A Woman's Place

700 Words3 Pages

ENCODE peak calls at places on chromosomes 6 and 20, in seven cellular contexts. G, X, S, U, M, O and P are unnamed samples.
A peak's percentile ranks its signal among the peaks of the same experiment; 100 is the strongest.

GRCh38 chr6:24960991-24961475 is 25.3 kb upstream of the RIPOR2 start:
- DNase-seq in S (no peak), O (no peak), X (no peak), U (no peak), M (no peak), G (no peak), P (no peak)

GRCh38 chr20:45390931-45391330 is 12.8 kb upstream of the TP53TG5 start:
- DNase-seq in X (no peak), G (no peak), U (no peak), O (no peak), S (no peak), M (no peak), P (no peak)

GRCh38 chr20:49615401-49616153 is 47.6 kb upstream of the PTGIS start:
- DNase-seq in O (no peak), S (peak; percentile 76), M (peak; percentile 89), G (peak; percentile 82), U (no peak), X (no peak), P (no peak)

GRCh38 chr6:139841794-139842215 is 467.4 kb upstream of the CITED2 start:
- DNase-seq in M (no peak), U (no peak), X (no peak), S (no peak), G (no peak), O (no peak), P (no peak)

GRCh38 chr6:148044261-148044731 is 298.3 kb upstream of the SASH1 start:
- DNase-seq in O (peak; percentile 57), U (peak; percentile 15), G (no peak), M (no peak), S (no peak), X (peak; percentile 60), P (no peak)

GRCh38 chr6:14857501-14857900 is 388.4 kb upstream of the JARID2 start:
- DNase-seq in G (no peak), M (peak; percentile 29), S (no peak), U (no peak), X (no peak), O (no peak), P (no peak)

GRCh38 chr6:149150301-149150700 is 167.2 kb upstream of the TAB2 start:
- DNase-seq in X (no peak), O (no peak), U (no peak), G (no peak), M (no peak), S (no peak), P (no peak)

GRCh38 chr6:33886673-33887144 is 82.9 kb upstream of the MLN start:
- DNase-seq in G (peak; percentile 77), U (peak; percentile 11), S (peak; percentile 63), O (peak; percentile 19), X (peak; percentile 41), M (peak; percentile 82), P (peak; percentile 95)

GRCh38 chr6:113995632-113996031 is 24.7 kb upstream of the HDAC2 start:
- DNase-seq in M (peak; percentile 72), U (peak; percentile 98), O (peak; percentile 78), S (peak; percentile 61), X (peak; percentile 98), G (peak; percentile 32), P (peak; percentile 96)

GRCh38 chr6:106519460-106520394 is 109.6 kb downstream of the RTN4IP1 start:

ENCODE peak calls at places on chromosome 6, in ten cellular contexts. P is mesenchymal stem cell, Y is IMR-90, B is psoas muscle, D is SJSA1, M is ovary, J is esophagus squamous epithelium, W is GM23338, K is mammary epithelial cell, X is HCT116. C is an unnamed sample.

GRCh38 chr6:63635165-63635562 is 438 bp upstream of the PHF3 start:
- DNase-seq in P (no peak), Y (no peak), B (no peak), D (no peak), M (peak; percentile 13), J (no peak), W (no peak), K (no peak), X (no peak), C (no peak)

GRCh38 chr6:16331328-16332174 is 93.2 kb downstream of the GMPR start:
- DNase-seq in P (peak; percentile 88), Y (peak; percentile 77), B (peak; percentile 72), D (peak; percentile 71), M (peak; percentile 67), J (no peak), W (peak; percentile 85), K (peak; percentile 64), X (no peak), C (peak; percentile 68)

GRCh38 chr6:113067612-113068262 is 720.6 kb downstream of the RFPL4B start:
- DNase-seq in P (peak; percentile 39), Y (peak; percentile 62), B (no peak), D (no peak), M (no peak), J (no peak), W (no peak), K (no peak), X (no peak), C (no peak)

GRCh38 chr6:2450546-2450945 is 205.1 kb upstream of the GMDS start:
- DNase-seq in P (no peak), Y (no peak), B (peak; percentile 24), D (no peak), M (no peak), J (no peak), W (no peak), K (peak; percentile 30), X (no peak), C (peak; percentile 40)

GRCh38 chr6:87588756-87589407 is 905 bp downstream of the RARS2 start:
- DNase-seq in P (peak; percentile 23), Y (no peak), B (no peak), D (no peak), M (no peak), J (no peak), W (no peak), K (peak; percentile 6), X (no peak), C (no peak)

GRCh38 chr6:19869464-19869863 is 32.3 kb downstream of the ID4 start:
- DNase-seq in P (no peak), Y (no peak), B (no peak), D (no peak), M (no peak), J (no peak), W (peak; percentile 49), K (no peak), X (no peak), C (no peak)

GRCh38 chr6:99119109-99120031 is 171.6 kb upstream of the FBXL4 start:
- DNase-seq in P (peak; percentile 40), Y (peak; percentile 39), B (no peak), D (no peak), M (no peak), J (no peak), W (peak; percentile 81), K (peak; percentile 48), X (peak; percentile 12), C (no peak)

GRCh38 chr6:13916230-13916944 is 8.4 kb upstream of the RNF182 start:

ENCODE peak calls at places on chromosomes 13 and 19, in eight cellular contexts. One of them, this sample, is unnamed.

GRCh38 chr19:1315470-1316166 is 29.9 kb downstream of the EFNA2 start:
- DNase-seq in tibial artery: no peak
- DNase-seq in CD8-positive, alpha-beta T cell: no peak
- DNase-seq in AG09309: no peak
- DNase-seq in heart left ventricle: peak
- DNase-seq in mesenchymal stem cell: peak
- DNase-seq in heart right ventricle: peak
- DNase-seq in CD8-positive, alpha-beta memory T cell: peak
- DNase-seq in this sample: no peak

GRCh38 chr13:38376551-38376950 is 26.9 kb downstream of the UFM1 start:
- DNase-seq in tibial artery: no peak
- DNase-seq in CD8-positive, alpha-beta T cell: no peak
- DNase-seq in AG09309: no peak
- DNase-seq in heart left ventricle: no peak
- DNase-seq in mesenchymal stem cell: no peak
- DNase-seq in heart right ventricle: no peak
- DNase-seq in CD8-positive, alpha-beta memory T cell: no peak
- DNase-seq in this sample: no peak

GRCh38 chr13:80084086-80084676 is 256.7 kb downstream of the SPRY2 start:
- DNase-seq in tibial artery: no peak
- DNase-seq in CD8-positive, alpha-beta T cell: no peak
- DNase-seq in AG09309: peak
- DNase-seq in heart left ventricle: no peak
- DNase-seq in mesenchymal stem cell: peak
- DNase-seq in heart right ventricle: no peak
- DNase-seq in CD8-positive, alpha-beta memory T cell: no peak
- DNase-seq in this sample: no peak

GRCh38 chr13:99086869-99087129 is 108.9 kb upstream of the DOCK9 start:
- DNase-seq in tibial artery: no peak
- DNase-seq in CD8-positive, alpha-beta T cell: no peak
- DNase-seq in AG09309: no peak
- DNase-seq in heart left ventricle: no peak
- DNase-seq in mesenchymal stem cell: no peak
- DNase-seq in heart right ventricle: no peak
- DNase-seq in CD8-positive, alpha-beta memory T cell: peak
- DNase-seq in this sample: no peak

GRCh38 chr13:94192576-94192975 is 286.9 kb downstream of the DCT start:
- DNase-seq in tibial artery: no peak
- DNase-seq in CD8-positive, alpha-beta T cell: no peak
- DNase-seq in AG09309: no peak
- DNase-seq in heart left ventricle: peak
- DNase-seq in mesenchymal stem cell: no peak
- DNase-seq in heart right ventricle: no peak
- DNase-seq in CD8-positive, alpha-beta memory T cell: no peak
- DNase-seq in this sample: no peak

The Iliad is a story of strong characters, brave heroism, raw human emotion and physical and emotional strife. From war prizes to goddesses, women play a large role in that story. From the opening of the seemingly male-oriented epic, women are at the center of the plot movement and motivation. The war between Greece and Troy originally starts over a woman, Helen. The wife of Menelaus and the promised prize to Paris for being the judge of a beauty contest for the goddesses, Helen is the nexus of the war. Being the source of the entire war gives her a very powerful role in the Iliad. Even though the story is not about the war it based around the war and at times the two are very intertwined. Not all women in the Iliad have power though, many are treated like objects and property. The balance between male and female roles in this poem is a fascinating point of interest. Women’s role in the setting of this Epic has a very large range. In the opening of the poem they have a more objective role. The story begins with the retelling of how the war started with Helen being stolen away like jewels from the home of Menelaus. Then the crisis escalates when at the start of the Iliad Agamemnon and Achilles fight over their prizes which are in fact people, Briseis and Chryseis. When Chryseis is decidedly surrendered back to her father, Agamemnon speaks of taking Briseis as his new prize. The word prize is thrown around more than the girls’ actual names, which denotes a property type aspect. Although the women take a goods role in the introduction of the story, they later gain the rights of emotion and representation beyond that of a mere object. Such as when Chryseis is returned to her father, she is then a daughter instead of just a thing. ... ... middle of paper ... ...as trying to convince Hector to stay inside the walls of Troy, any chance she had of that fell apart with Hector’s belief rested more in fate than his own wife. "Poor Andromache! Why does your heart sorrow so much for me? No man is going to hurl me to Hades, unless it is fated,..." (Lines 486-487) The women in these subdued rules may still have a subtle impact on the story, but it is much less notable than even the objective roles given to Briseis and Chryseis. In conclusion, the women of the Iliad have varied roles in the story's plotline. The different parts that vary from prizes to goddesses, and even have some roles tucked in between are the roles that define the women of the Iliad. Even though it is a violent, male-dominated war story, the women still play a large part in its invention as well as its progression, and their parts should not be overlooked.
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